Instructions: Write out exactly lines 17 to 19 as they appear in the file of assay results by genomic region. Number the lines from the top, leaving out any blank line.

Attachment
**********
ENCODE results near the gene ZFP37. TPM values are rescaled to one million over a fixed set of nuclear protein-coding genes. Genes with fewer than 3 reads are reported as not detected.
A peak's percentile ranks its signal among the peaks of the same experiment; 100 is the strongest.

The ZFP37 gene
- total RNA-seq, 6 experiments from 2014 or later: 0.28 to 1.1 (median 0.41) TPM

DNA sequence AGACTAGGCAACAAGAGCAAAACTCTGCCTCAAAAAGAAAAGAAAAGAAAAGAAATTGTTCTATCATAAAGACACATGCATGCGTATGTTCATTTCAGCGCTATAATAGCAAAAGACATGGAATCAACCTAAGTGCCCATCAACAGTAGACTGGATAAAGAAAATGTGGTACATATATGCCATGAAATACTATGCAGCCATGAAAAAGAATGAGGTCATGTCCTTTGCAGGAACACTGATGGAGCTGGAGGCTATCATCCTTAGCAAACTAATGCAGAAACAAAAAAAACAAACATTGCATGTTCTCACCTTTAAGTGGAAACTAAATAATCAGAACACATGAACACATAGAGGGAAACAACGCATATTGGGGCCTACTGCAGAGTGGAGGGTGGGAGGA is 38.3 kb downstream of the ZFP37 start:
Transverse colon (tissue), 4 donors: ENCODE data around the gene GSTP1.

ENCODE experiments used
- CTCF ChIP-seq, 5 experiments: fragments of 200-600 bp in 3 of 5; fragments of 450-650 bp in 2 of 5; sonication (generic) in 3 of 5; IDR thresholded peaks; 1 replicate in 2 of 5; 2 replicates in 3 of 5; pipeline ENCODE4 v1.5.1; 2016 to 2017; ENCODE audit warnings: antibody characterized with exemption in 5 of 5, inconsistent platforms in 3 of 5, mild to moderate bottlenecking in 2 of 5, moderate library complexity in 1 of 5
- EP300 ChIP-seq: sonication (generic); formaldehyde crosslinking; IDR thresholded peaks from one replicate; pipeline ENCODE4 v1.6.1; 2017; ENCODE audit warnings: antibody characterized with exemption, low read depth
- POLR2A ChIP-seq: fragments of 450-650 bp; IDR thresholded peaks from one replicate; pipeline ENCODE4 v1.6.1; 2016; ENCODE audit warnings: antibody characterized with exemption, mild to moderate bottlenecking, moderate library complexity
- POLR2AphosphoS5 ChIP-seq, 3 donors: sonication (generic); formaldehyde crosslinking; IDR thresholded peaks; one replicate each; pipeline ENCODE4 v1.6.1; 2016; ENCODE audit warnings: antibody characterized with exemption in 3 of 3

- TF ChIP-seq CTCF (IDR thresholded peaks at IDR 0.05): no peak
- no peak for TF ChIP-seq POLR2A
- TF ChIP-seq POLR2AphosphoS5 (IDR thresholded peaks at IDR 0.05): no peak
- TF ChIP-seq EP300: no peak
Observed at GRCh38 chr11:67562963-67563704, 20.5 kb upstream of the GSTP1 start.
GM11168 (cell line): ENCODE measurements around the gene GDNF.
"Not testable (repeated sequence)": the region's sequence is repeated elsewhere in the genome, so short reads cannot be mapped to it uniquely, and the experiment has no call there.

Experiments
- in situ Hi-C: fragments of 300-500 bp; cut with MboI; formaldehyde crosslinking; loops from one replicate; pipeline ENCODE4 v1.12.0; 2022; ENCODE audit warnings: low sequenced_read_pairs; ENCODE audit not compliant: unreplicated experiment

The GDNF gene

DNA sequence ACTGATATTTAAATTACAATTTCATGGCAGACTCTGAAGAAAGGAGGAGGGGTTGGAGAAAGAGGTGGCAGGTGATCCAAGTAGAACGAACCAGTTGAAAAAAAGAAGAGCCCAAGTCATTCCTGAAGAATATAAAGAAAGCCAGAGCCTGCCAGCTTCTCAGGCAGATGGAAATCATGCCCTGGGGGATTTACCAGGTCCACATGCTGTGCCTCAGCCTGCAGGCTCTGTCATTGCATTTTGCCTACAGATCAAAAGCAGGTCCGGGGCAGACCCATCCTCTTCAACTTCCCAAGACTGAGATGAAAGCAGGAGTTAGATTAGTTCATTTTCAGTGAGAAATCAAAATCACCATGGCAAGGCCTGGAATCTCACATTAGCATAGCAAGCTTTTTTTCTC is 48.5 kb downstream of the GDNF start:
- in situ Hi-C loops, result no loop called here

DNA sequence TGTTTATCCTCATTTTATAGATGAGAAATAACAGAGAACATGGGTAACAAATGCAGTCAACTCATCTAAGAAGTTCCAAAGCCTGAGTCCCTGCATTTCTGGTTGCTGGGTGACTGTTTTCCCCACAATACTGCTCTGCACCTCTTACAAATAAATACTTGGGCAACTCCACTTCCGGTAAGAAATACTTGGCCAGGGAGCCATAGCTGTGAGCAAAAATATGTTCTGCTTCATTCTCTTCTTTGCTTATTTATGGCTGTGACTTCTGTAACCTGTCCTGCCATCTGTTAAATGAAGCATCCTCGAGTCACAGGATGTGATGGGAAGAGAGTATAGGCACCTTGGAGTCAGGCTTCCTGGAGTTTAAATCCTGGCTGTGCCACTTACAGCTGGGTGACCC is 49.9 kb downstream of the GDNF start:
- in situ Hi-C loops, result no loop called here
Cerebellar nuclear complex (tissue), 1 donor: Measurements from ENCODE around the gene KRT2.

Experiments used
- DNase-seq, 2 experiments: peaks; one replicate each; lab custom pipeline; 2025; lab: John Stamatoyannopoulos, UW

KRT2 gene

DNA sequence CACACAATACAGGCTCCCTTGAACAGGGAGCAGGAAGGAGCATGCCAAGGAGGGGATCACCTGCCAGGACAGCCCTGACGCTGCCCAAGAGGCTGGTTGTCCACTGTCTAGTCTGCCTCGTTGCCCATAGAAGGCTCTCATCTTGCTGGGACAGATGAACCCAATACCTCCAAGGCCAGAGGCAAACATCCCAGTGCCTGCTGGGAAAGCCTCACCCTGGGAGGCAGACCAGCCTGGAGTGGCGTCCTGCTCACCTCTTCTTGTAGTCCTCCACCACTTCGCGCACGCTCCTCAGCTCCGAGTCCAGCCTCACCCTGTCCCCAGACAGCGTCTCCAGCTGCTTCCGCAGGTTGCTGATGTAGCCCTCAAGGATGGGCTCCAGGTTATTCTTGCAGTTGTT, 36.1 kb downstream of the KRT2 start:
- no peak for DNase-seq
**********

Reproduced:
GM11168 (cell line): ENCODE measurements around the gene GDNF.
"Not testable (repeated sequence)": the region's sequence is repeated elsewhere in the genome, so short reads cannot be mapped to it uniquely, and the experiment has no call there.

Experiments